3. The Everyday Genius: Lost and Found
The Ugly Duckling
When a Duck is Not a Duck
Seeing the Swan of Everyday Genius
The Everyday Genius Brought to Light
The Ugly Duckling Syndrome
Know Thyself or Lose Thyself
How Did the Swan Get Lost?

4. Lost In The IQ Game
What's Smart and What Is Not?
What is IQ, Really?
Beyond Outdated IQ
The Unexpected Gifted Adult
Mistaken Identities by the Millions
The Everyday Genius Next Door

5. Standing What You "Know" on Its Head
The Everyday Genius Mind: The Same and Different
How "Different" Becomes "Wrong"
Gifted Needs
The Destiny Question: Disown or Deliver?
Are There Others Like Me? And Are They Normal?
Rebel, Nerd, or Marvel?
Reframing Genius

PART II. EVOLUTIONARY INTELLIGENCE

6. Evolutionary Intelligence: The Next Step
Retesting the Waters of Intelligence
What's Evolution Got to Do with It?
The EvI Formula

7. The Evolutionary Intelligence Profile
About the EvI Profile
What the EvI Score Tells You
Exploring Your EvIQ Score
Evolutionary Intelligence in Real Life
It Only Looks Revolutionary After the Fact

PART III. WHAT'S "WRONG" WITH YOU IS WHAT'S RIGHT WITH YOU: REVEALING AND HEALING EVERYDAY GENIUS

8. Gifted or Cursed?
Correcting the "Too-Too" Misdiagnosis
Déjà vu
Gifted or Cursed? My Own Beginnings
Five Basic Truths About Giftedness
A Bittersweet Experience
The Essentials of Self-Discovery
The Real Enemy—Fitting In
The Ten Criticisms

9. Confronting the First Five Criticisms
Rewriting Personal History
Criticism #10: "Why Don't You Slow Down?"
Criticism #9: "You Worry About Everything!"
Criticism #8: "Can't You Just Stick with One Thing?"
Criticism #7: "You're So Sensitive and Dramatic!"
Criticism #6: "You Have to Do Everything the Hard Way!"

10. Getting Free from the Top Five Criticisms
Criticism #5: "You're So Demanding!"
Criticism #4: "Can't You Ever be Satisfied?"
Criticism #3: "You're So Driven!"
Criticism #2: "Where Do You Get Those Wild Ideas?"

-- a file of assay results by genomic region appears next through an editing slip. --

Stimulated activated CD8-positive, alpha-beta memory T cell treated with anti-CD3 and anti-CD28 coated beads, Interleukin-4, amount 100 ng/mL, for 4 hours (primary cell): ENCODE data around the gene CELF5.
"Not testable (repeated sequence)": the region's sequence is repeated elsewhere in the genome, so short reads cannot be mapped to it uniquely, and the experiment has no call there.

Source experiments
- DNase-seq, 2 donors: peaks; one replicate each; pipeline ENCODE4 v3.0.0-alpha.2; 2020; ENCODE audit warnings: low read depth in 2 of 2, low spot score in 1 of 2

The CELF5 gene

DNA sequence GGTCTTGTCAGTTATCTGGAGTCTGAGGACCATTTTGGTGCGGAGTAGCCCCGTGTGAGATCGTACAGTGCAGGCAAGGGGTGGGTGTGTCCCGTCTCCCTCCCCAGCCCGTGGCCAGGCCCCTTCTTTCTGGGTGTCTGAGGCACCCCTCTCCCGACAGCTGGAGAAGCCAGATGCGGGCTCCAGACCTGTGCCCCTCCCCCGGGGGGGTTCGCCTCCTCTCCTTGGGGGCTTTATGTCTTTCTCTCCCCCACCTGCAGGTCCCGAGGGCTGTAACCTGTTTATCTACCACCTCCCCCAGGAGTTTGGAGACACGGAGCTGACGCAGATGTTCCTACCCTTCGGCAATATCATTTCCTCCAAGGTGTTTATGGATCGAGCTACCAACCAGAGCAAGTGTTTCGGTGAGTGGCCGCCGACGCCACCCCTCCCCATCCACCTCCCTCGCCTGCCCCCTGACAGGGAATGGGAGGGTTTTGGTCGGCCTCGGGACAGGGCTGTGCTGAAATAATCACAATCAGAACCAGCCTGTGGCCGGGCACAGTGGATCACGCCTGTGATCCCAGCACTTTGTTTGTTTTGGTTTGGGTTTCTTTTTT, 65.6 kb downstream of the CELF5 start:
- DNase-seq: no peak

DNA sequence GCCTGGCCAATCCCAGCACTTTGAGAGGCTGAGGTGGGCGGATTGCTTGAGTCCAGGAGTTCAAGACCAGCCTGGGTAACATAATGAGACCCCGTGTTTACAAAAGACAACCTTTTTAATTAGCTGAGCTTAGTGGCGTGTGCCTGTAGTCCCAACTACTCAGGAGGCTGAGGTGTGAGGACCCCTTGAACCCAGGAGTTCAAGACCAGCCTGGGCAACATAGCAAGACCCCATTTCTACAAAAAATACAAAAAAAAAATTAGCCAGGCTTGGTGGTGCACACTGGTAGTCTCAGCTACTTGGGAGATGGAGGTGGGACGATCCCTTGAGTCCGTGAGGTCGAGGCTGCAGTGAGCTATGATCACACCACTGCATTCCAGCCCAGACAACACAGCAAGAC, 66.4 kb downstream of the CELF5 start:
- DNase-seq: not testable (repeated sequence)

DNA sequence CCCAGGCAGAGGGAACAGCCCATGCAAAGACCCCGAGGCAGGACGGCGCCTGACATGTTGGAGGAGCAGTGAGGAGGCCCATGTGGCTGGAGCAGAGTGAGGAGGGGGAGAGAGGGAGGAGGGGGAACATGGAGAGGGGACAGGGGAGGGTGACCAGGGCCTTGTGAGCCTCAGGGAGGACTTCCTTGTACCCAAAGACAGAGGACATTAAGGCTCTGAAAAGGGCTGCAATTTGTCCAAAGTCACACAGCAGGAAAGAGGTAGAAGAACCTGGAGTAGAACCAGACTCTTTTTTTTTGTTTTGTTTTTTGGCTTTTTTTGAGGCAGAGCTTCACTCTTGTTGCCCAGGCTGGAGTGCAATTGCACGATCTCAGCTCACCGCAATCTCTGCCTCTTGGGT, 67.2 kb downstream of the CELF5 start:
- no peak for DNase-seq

Criticism #1: "Who Do You Think You Are?"

11. Meeting the False Self
Meeting the False Self
Five Blocks That Enslave the Self and Eclipse the Soul
Indulging the False Self
Denying Gifts and Talents
Getting Over Giftedness Guilt
The "Safe Life"
Making Friends with Risk
Seeking Approval
Breaking the Approval-Seeking Habit
Impostorism
Unlearning Impostorism

12. How Assets Can Become Liabilities
The Shadow Side of Everyday Genius: Disorderly Conduct
Wounds and Reactions
Looking Back to Move Forward
Everyday Genius—The Second Time Around
The "Teachable Moment"
The Reactivity Pendulum
The Unbecoming Extremes

PART IV. MANAGING THYSELF: SELF-MASTERY AND INTEGRATION
13. The Big Three Differences: Intensity, Complexity, and Drive
Managing the Flow: No Trickles, No Torrents
Charting an Evolutionary Course
Intensity: Quantitatively Different
Complexity: Qualitatively Different
Drive: Motivationally Different

14. Self-Mastery: Managing Intensity, Complexity, and Drive
The Drive to Perfect Versus Perfectionism
Ending the PerfectionismProcrastination Seesaw: Ready, Set, Go!
Managing Feeling
Impulse Management
Reviving Your Natural Optimism
Smarter than Ever: Becoming Superconscious
From Stress Tolerance to Stress Management
The Life Balance Plan
Five Strokes of Genius for Being Successfully Different

15. The Everyday Genius in Relationships
Not Phony and Not Lonely
The Everyday Genius in Love
Partner with the Person, Not the Potential
The AcquiesceAccuse Pendulum
Listening for Love
Reflective Listening
Assertive Instead of Demanding
The Selfishness That Enhances Intimacy
Real Relating
Relationships in the Workplace: Working Together, Preserving Individuality

16. Self-Liberation
Self-Liberation
Evolutionary Moments: A Preview of Life's Coming Attractions
The Catalyzing Evolutionary Moment
True-Life Evolutionary Moments
The Rewards of Genius
Declaring a Personal Mission
Beyond I-ness
Ten Signs of Advanced Development
Reconciling the Nine Dilemmas
True Genius

Acknowledgments

Notes

Recommended Reading

Resources

Index

        

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  • Anonymous

    Posted June 13, 2001

    I loved this book!!!

    I have always stood out. I knew that I was different in a vary wonderful and unique way. This book helped explain alot. In school I often would get bored. I always find that I simply cant learn enough. I loved the book